As you all know by now, Ford has posted its best 3rd quarter net income in 20 years and gained 1.3 percentage points of North American market share, putting it ahead of Toyota for the year.
A couple of observations:
- The investment rating services — those folks you told you that mortgage-backed securities were AAA, recall? — still penalize Ford for not declaring bankruptcy and stiffing its creditors, shareholders and employees
- “Restructuring” still gets the credit. Look at this from CNN: That success is due in large part to Mulally’s restructuring of the company that resulted in strong sales and reduced costs in North America.
“Restructuring” does not “result in strong sales.” It may lower costs, but it does not produce products that customers want to buy. If all you want to do is lower costs, eliminate R&D while you file for Chapter 11.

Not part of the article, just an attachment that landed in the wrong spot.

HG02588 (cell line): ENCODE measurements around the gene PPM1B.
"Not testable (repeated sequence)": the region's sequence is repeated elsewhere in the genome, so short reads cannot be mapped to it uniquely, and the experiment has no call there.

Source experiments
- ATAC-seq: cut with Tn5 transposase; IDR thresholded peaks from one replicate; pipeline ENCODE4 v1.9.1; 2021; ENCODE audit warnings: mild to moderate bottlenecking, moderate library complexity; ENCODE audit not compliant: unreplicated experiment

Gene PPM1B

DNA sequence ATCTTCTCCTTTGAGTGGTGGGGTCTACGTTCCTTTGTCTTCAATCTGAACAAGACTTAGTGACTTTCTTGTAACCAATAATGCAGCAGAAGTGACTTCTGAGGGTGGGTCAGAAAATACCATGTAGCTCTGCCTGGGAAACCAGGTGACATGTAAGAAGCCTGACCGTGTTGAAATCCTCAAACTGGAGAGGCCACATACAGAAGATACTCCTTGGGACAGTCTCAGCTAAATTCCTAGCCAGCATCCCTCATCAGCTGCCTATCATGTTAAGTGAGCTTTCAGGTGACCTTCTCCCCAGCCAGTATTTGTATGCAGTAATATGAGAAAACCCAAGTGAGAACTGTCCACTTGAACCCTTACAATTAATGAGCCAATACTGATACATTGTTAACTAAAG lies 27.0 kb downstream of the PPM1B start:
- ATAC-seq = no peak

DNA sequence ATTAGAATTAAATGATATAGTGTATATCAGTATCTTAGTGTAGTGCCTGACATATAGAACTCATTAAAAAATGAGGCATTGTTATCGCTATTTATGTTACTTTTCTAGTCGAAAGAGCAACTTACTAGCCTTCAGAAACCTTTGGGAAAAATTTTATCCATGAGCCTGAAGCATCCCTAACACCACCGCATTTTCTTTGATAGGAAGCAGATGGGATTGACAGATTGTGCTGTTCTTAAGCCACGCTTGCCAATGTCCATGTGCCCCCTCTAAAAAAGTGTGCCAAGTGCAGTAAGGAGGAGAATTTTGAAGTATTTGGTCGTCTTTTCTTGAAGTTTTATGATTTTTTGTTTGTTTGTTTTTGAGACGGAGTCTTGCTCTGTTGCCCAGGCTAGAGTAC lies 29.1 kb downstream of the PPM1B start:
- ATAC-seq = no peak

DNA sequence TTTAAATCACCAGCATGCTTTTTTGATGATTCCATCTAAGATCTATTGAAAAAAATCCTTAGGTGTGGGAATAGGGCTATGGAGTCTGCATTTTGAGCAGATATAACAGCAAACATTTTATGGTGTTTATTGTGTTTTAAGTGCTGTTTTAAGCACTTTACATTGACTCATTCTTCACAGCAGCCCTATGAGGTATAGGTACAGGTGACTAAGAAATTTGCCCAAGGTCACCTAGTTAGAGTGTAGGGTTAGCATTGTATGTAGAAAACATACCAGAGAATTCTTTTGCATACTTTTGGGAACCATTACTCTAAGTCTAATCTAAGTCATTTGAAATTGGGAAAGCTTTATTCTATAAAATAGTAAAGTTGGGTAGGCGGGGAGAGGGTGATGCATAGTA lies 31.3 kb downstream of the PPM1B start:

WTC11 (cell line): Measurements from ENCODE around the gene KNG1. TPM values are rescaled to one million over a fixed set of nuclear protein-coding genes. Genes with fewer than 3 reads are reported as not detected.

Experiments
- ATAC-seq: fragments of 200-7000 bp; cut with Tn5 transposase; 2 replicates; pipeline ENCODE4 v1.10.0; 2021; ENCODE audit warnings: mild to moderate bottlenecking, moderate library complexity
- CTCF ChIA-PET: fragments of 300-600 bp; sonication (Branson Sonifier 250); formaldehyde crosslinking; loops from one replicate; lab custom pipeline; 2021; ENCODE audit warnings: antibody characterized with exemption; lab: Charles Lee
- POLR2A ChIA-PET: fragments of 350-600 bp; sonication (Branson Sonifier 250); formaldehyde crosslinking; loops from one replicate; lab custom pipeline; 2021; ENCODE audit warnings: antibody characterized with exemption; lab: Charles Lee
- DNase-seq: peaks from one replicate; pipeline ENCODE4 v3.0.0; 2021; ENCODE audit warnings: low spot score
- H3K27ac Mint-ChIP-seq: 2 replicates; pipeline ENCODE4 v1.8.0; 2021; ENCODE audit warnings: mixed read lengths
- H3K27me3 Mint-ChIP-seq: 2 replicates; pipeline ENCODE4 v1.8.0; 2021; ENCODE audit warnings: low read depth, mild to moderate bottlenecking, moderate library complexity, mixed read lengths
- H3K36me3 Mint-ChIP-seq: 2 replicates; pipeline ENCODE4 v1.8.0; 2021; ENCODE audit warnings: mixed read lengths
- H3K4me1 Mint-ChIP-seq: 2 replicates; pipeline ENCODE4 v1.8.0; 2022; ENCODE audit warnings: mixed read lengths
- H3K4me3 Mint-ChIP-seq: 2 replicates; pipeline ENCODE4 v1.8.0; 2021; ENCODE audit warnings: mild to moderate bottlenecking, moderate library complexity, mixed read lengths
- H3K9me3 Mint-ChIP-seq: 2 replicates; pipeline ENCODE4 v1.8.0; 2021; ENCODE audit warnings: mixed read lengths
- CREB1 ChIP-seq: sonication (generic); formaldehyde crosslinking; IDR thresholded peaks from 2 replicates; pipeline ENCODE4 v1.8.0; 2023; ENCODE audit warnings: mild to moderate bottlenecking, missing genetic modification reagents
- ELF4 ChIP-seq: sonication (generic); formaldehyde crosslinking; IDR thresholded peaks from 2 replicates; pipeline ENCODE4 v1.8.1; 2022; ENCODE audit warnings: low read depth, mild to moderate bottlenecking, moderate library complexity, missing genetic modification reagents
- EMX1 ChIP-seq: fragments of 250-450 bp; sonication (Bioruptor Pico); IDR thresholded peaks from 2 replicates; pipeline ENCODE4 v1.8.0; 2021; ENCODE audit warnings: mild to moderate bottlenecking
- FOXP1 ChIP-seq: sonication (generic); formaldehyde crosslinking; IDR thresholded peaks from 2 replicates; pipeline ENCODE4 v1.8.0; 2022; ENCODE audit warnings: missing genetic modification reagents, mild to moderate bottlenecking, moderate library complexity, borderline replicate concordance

It may be a while before we understand the bases for Ford’s success, assuming that it is real success, that Ford continues to make money and gain market share. But my preliminary assessment is that Alan Mullaly and the folks at Ford understand the Toyota Way better than the current crowd at Toyota.
For example, consider this from the Wall St. J.:
Ford’s mid-size, front-wheel-drive Fusion sedan is now the top-ranked model in Consumer Reports’ “family cars” segment—better than the Toyota Camry, the Honda Accord, the Nissan Altima and the Hyundai Sonata. Overall, Ford is now No. 1 among the Detroit brands.
Improving quality; containing costs — starting to sound like the Toyota Way to me.
Which raises an interesting question: Look at the 14 elements of the Toyota Way, as revealed by Jeffrey Liker and think about Toyota’s current dilemma — has Mulally found something missing?